The beauty and peril of gymnastics is the expectation of perfection. Of hitting every single time. Nobody’s perfect right? Oh, except Olympic gymnasts. You can miss a shot in basketball and still win the game, make a poor serve or return in volleyball and still win the game. But not so in gymnastics. Being off even by a centimeter can cost you a medal, cost you your dreams.
And so it was so for McKayla Maroney – both the unrewarded hitting of human perfection and missing it as well. In the team finals, McKayla Maroney performed one of the most spectacular vaults of all time. Superimposed on the same vault as Uchimura (one of the most perfect male gymnasts of all time) was McKayla Maroney’s team vault. It is so much higher than any female gymnast had a right to be, higher than Ushimura’s by far, even though the women’s vault is lower, with perfect form and a stick to boot. A vault that would have earned a perfect 10 in any other gymnastics era, still scored higher than any female vault has in this quad. It was a moment of beauty and perfection. But not of surprise. It is all we expected of McKayla.
Then came the Vault finals. The commentators talked of competing for silver, as it was inevitable that McKayla would win the gold. To all of you that have tuned into gymnastics for the first time since the last Olympics, this may have seemed to be sensationalism by the commentators. But the reality is, that the entire gymnastics community in every country has assumed that IF McKayla made the US team, they would be competing for silver on vault. There was no doubt in anyone’s mind that she would win the gold.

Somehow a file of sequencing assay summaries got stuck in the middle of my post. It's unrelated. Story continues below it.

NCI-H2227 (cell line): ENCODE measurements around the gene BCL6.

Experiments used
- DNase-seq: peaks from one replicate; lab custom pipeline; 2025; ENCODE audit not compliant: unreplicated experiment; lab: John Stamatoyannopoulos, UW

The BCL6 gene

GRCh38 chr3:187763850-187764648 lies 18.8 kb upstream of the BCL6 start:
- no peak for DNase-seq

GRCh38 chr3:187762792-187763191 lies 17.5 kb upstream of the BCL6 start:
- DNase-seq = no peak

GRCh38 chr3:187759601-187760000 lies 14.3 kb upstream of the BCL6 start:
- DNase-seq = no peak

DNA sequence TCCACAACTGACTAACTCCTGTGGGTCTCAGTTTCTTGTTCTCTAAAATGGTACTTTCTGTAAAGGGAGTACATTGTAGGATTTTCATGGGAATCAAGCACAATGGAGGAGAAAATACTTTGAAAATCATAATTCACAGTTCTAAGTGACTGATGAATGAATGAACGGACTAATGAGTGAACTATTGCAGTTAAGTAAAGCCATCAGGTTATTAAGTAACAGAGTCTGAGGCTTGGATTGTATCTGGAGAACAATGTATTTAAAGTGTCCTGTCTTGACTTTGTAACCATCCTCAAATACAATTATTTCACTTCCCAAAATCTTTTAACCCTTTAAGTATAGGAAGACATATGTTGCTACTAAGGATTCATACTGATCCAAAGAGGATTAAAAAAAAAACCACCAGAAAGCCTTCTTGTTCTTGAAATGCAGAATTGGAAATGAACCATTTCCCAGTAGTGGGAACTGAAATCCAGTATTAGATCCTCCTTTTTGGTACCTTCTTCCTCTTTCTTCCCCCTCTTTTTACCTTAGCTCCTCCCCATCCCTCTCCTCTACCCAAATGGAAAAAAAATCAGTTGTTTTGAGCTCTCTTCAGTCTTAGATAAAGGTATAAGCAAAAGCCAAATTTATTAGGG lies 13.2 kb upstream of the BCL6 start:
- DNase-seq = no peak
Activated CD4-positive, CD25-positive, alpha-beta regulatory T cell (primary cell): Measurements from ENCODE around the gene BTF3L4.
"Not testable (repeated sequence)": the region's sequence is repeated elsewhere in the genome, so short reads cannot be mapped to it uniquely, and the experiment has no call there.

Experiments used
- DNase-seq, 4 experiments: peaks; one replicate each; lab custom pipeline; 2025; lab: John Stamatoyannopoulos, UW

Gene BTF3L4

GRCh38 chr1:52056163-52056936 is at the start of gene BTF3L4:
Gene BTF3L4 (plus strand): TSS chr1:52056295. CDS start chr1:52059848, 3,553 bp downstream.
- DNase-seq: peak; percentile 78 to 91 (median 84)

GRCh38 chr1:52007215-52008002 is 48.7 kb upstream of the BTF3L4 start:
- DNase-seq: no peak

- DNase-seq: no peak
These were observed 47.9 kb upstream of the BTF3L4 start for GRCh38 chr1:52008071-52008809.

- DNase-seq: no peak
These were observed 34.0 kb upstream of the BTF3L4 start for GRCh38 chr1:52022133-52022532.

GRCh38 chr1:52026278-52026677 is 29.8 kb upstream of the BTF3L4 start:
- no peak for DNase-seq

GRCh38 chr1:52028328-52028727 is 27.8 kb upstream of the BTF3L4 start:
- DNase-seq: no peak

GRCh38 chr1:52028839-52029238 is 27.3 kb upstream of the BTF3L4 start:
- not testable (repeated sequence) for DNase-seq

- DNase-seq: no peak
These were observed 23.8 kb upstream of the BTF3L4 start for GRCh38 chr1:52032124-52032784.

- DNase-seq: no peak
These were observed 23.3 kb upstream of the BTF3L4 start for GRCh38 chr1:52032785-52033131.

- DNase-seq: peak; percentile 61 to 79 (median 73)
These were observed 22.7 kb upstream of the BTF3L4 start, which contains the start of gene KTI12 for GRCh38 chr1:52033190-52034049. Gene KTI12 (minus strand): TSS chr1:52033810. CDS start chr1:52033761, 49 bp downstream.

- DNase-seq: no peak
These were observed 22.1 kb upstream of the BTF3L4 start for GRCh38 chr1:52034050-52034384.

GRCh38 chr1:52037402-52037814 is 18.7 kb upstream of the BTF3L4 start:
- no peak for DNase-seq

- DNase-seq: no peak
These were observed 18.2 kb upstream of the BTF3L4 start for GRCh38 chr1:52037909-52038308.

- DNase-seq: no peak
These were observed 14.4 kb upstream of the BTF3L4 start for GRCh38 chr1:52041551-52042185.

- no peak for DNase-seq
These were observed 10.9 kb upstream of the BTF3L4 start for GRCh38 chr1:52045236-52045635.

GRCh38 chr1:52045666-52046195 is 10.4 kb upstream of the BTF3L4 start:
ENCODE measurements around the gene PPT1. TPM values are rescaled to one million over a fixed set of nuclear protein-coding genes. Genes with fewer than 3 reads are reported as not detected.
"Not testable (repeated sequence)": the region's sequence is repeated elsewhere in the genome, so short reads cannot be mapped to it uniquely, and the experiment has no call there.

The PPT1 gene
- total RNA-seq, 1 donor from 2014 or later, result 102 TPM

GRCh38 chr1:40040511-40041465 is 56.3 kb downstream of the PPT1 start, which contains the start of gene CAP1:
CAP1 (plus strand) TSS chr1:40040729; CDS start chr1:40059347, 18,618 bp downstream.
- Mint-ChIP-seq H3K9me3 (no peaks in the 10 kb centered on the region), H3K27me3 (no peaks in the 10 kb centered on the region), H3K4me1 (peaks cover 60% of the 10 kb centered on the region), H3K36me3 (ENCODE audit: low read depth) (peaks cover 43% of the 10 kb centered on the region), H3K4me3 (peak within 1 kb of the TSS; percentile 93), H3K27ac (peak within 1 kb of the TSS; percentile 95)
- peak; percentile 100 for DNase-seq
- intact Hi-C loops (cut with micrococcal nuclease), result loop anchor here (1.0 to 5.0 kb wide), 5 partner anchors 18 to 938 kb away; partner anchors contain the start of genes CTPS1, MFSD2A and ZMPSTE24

After all, who could even remember McKayla not performing an incredible vault, much less falling? In today’s world of social media, you have to go all the way back to 2009 to see McKayla fall on vault in practice, warm up or performance. One time in three years. In a time where all of her teammates are as likely to sit down vaults in podium training and warm up as they are to hit them in competition, it is almost unfathomable that McKayla won’t hit vault- in practice, in warm up, in competition. She could do it following a week off for a concussion, she can vault anywhere at any time.
Such dominance and perfection leads us to expect, well perfection. Anything less is a disappointment. And that is exactly what happened to McKayla in Vault Finals. Anything else.
Was it nerves that got to her? We, and probably even she, will never know. McKayla did, for her, a disappointing first vault. She landed in the red and did not achieve her normal level of perfection. So when she went for the second vault, she really wanted to deliver. Did she come in to high? Did she tried to hard to stick? Whatever happened, the unthinkable resulted. McKayla Maroney fell on a vault.
Ahh how the pendulum swings. One vault is the best we had ever seen. The next is sitting on her butt. McKayla Maroney had done the unthinkable. She lost the vault finals.